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4 ways to increase your indoor-only cat's happiness and health

Finding ways to keep your indoor-only cat stimulated will help keep him happy and healthy.
Finding ways to keep your indoor-only cat stimulated will help keep him happy and healthy.
Eve-Angeline Mitchell

We all know that cats need lots of stimulation to stay happy and healthy. If your cat is an indoor-only cat, the right types of stimulation may be hard to come by. You might have some toys and window perches, and maybe you have some shelves or KatWallks in your house. If these don't seem to be working, or you think you can do better, then perhaps you should narrow down the toys your cat likes, and find some other things that could help as well.

Do you know what types of toys your cat likes to play with the most? Does he like to chase things on the floor, like mice, or jump after things in the air and on the walls, like bugs or birds? The best toy for your cat is the toy that will speak to what type of prey he'd prefer to chase in the wild, according to Petplace. Petplace's advice on how to determine which toys are best is simply to buy several types of toys, and play with your cat with each one. Do this for several days. His level of interest will show you which toys are best for him.

Another way to enrich his environment is to give him scratching posts and perches, particularly near windows so he can see out. Choose posts that have different scratching surfaces, like a combination of carpet and sisal rope. The carpet can give him soft, comfortable places to lounge, nap, or watch outside, and the sisal rope gives him a good, durable scratching surface.

A different article on Petplace talks about how to pick out great scratching pieces for your cat. They note that sisal rope is cheaper and more durable than carpet, and that it appeals to cats more than carpet does, too. Good scratching posts with different surfaces will help to satisfy your cat's need to scratch, which keeps him more fulfilled, and it will also give him comfy perches. What you choose (scratching pad, post, tree, condo, or playground) depends on your space and budget. Click here for more details on each type of scratching piece, and to get an idea of what would fit your cat and your household.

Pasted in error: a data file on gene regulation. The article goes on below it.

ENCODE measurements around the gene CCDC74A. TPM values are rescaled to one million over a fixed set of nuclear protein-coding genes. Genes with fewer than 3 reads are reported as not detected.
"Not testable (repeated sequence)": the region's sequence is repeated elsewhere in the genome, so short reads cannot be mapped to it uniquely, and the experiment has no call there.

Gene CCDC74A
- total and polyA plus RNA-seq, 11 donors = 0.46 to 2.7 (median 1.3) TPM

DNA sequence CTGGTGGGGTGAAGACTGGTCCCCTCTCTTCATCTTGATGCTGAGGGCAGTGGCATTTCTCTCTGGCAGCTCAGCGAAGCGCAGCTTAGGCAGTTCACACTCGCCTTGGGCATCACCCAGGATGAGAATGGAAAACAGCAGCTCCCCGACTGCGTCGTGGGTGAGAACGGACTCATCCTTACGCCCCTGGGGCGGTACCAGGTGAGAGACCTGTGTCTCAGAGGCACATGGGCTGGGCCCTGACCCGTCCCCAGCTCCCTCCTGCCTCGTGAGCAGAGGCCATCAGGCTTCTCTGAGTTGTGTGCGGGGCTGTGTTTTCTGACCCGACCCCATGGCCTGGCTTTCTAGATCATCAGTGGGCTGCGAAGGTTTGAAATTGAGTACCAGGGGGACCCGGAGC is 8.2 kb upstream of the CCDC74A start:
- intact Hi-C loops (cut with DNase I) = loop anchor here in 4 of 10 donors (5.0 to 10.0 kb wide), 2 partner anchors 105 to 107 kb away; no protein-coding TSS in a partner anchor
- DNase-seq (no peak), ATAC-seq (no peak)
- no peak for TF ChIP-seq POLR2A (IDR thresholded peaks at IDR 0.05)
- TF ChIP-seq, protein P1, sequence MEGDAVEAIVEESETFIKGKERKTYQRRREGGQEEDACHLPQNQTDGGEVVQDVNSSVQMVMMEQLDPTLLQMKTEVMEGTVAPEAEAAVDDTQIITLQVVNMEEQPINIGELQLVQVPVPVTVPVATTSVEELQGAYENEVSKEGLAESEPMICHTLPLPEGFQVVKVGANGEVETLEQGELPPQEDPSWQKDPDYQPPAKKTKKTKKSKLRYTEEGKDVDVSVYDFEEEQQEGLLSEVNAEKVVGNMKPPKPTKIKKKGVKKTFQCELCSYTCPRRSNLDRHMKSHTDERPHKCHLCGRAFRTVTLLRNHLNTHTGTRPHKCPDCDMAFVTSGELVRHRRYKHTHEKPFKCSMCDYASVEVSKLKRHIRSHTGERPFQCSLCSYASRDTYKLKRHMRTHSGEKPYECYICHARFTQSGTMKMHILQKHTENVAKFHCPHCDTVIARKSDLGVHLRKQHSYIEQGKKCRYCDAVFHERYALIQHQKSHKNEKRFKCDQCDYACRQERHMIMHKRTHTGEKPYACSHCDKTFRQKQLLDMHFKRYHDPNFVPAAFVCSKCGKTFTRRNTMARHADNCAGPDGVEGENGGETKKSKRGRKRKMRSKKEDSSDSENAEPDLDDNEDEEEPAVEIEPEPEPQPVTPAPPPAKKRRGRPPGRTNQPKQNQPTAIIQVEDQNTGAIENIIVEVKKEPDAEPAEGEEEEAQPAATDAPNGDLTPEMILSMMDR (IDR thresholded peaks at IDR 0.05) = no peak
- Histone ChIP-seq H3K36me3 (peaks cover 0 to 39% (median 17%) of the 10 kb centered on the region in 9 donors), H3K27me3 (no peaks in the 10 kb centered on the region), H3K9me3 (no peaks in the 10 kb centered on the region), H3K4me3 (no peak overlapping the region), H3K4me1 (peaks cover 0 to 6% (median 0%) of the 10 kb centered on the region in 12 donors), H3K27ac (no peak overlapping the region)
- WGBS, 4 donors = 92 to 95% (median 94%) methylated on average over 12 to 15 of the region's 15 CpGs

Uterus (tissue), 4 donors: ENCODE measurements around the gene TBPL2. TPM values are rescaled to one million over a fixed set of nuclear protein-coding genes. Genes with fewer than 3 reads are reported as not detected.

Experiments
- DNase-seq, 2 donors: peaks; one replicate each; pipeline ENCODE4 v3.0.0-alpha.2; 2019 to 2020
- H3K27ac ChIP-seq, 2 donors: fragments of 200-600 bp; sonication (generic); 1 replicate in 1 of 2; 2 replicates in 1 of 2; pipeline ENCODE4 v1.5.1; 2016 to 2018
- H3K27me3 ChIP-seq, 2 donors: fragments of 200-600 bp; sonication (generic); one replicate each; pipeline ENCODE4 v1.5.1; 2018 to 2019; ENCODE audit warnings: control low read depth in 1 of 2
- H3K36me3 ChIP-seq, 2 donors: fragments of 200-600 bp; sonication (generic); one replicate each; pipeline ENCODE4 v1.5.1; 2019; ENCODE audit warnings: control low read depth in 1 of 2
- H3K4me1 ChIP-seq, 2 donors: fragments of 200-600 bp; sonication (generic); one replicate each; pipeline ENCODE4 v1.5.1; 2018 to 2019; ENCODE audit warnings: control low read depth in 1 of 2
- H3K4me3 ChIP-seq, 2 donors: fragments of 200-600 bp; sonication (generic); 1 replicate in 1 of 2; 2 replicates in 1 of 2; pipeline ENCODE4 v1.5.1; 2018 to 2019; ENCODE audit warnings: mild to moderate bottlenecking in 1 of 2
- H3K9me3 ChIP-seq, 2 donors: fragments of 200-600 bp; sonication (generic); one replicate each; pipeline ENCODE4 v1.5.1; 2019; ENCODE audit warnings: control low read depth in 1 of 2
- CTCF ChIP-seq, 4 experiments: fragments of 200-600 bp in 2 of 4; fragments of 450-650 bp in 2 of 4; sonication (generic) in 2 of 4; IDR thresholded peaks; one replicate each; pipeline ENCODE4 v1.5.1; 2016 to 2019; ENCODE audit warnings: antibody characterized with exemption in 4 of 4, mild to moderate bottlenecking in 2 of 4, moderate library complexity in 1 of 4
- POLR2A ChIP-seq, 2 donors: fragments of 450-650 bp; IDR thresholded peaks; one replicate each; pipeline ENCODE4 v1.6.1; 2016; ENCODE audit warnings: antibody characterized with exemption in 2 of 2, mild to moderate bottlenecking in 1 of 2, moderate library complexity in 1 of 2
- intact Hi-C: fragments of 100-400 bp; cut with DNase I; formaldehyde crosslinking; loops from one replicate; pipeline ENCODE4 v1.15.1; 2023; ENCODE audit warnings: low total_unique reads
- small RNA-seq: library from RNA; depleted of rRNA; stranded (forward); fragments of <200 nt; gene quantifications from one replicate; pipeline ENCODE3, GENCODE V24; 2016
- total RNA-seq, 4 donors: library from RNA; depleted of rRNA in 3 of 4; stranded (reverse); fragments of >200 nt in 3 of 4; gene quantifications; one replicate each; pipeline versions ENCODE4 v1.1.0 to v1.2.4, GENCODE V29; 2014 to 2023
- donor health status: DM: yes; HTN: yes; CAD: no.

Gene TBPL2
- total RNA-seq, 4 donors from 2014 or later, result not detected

You could also try having cat grass and catnip plants in the house. About half of cats are susceptible to catnip, according to PetMD. One chemical in catnip, called nepetalactone, acts as a stimulant and produces the "high" that we see when cats start rubbing all over catnip toys. Catnip is also safe for your cat to eat (although too much may make him vomit and have diarrhea), so you can have it out and within your cat's reach.

Cat grass is good because cats eat grass to help them rid their bellies of indigestible material, such as fur and feathers. Even if your cat never has any exposure to feathers, he does get fur in his tummy. The grass can help him to eliminate it.

Having these two plants around might keep your cat from chewing your other plants to smithereens. You can grow some yourself, or buy it from your local pet store. Just remember to put it out of reach occasionally, so that it has a chance to regrow after your cat eats some of it.

Finally, schedule playtime with him. Dedicate 10 to 15 minutes of playtime for him twice a day, every day, in addition to cuddle time. Both of these are great ways to interact with your cat, and help him to both get exercise, and relax. This interaction is important not just to stimulate him, but also to strengthen and reinforce your bond with him.

All of this is especially important if your cat is an indoor-only cat, and stuck in the same monotonous environment day after day. Your job as his person is to make his environment as fun and stimulating as possible for him. He'll be happier and healthier for it.

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